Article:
A flexible provision raises questions for buyers and sellers alike.
Given the uncertain economic climate of 2023, parties are increasingly turning to earnouts to bridge valuation gaps. As shown by Goodwin’s Private Equity Deal Database (see chart below), there is a clear upward trend in the inclusion of earnouts in acquisition agreements for transactions worth less than $250 million, increasing from 15.4% in 2020 to 30.2% in 2022. In this article, we will explore the definition of an earnout, its key features, and what deal practitioners should be aware of when using an earnout as part of their dealmaking toolkit.
What Is an Earnout?
An earnout is an agreement between a buyer and a seller of a business pursuant to which the buyer agrees to pay post-closing additional consideration for the business in the event that certain milestones are achieved. An earnout is typically used in circumstances in which the parties cannot reach an agreement on valuation and is a means to bridge the gap in such valuation.
Key Features of an Earnout
Earnouts are highly flexible, allowing the parties to craft whatever mechanism they see fit to get the deal done; as such, there is no typical earnout provision. However, there are some common features that deal practitioners should be aware of:
- Performance metric. Each earnout will include a performance metric that, if achieved, results in the payment of the earnout. The performance metric is fact specific but is often tied to a financial metric such as the achievement of certain revenue or EBITDA targets. It can also be nonfinancial, such as the awarding of a contract or granting of a government approval.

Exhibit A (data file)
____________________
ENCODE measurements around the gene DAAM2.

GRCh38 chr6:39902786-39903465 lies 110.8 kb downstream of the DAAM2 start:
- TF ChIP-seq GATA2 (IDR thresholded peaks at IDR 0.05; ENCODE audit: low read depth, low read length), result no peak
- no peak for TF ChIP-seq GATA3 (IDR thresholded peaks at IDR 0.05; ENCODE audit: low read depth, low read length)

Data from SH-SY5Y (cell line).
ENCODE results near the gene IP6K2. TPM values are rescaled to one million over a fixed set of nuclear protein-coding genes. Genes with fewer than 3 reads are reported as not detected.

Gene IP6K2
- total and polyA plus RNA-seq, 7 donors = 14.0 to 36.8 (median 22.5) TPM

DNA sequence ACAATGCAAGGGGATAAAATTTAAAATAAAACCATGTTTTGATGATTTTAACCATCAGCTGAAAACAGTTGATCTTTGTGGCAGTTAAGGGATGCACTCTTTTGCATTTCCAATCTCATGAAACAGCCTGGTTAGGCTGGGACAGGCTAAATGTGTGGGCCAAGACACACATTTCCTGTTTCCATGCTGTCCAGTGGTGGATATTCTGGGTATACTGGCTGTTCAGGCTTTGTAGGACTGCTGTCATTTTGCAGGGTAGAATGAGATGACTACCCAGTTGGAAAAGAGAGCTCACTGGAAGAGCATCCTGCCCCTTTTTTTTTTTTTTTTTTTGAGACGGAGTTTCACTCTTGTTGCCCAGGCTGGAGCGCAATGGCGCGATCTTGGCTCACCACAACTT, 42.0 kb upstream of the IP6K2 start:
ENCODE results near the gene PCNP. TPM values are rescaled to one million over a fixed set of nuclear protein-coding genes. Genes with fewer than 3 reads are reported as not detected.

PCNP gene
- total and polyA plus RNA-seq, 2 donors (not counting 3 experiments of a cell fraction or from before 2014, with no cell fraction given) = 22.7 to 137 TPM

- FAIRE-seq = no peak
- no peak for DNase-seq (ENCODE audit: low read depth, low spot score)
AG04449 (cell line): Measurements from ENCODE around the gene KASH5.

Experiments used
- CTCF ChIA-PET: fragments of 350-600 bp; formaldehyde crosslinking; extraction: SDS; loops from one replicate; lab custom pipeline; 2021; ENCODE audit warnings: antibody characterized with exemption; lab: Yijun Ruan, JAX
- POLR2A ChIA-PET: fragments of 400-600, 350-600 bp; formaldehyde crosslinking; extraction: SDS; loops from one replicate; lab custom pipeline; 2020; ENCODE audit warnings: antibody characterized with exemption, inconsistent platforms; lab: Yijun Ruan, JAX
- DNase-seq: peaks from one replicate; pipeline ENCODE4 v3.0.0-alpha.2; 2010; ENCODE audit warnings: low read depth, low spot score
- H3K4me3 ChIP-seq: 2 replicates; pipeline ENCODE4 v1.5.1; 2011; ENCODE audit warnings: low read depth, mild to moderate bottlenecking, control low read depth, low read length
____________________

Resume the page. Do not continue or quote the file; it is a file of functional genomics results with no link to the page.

- Measuring period and payout structure. The earnout must be tied to a specific earnout period (for example, the fiscal year following the closing). In addition, an earnout can be paid in one lump sum or in multiple tranches over the duration of the measuring period. What the parties ultimately land on is fact specific but is often driven by the nature of the underlying business.
- Control of business subject to earnout. One of the most hotly contested provisions of an earnout will be the conditions governing the control of the business during the measuring period of the earnout. Sellers want assurances that the business will be operated in a manner that will maximize the chances that the earnout milestone will be hit. Buyers don’t want to be overtly restricted in how they run the business post-closing. Reconciling these competing interests can lead to complexity in both negotiating the applicable earnout provisions and compliance with the provisions during the measuring period.
- Other considerations. Another often-negotiated provision is the right of setoff, pursuant to which a buyer has the right to reduce the amount of any earnout payment due to a seller by the amount of any other claim a buyer may have under the acquisition agreement (for example, pursuant to an indemnity). In addition, parties should be aware of the tax and accounting treatment of their earnout.
Deal Practitioner Considerations
In a climate of economic uncertainty, an earnout can reduce risk to a buyer that a business may not perform in the future by deferring the payment of a portion of the purchase price and making it contingent on the achievement of a metric that makes sense to the buyer. An earnout is highly flexible, but the inclusion of such a provision in the acquisition agreement comes at a cost of complexity in drafting, monitoring ongoing compliance, and the opening up of potential disputes. Given the trend of the increased inclusion of earnout provisions in acquisition agreements, a trend we would expect to continue in 2023, deal practitioners would be best advised to think about what performance metric makes sense in the context of the business. For the benefit of all parties, illustrative examples should be attached to the acquisition agreement to minimize any disconnect on the application of what are often complicated earnout mechanics.
Liam F. TimoneyPartner